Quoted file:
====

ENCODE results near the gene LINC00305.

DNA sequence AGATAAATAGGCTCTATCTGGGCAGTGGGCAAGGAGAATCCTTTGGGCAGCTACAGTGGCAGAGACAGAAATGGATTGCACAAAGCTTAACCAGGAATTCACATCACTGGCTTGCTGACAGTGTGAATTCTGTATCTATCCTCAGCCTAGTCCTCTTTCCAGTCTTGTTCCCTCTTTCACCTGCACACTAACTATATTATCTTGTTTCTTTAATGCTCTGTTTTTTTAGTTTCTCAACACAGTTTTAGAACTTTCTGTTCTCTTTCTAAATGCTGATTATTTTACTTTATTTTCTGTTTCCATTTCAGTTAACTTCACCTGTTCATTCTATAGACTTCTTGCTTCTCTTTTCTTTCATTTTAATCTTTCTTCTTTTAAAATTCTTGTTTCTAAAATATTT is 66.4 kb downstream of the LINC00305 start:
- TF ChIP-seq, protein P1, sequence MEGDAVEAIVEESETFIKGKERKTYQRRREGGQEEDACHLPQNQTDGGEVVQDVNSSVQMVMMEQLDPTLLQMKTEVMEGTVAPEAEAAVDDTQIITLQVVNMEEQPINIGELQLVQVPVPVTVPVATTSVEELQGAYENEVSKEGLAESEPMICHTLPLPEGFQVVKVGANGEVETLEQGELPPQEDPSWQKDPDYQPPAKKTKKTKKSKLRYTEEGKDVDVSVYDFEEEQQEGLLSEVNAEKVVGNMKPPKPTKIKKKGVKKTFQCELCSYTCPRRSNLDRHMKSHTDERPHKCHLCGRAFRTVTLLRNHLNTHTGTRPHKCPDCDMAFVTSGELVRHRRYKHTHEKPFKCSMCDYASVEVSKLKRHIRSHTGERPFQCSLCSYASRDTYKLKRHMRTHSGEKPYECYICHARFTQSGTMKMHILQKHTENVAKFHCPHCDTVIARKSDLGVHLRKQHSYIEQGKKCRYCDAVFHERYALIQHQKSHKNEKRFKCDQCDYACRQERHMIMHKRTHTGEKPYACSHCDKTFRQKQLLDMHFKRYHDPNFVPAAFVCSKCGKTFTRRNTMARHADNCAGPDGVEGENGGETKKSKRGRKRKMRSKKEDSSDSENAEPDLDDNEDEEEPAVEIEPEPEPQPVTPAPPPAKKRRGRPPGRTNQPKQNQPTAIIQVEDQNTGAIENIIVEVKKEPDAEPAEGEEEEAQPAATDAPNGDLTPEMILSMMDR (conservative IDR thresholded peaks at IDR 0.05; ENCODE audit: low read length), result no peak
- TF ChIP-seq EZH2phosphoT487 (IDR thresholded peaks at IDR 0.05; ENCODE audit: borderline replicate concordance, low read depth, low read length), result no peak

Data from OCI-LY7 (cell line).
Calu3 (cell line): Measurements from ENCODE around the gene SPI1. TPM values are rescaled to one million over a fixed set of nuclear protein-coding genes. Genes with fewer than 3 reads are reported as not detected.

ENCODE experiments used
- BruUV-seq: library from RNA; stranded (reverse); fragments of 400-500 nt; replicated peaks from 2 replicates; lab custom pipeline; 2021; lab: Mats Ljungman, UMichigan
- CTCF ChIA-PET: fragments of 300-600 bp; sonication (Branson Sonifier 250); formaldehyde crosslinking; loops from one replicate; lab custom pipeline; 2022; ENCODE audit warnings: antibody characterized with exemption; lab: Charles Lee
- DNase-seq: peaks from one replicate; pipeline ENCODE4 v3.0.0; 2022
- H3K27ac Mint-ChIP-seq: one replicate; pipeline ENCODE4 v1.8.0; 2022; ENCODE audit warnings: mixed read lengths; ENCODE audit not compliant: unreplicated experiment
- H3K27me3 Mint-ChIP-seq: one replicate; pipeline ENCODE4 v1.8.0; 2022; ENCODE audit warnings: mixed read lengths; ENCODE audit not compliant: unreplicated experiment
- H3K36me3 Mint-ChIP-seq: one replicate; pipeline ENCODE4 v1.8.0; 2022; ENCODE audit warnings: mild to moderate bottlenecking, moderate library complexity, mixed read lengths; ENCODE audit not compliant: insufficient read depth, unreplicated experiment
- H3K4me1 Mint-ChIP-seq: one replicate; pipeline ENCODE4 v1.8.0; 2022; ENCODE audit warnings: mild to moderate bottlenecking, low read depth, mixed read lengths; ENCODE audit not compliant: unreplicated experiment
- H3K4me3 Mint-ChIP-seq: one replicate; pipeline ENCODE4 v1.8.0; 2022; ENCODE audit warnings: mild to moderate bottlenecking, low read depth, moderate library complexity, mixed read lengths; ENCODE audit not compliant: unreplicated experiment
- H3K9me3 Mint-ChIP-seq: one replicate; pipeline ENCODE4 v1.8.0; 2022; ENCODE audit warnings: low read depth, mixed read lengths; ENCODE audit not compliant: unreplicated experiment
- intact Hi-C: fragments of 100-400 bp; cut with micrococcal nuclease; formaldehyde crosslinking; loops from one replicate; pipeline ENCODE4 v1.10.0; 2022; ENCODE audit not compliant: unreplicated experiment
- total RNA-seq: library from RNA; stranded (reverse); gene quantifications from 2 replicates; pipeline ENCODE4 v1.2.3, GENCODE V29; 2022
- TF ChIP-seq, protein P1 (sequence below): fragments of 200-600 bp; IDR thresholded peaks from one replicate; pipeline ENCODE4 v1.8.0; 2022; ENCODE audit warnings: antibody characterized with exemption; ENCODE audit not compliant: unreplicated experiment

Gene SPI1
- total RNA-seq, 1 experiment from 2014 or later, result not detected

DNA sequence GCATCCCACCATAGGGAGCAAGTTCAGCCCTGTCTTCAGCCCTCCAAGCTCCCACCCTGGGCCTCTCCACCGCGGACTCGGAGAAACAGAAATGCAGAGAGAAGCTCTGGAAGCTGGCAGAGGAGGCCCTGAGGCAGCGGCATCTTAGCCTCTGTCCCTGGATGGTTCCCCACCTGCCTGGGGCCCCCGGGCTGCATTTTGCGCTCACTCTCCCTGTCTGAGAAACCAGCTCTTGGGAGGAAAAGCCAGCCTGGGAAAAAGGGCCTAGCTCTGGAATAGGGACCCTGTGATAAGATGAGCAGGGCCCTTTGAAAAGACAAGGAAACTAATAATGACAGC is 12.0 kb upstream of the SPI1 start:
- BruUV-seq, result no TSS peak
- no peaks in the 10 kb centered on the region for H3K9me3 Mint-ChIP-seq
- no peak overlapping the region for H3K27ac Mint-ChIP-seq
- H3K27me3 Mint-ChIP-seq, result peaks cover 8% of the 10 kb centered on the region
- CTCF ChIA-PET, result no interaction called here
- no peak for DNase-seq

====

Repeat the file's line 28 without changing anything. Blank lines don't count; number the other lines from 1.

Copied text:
- no peak for DNase-seq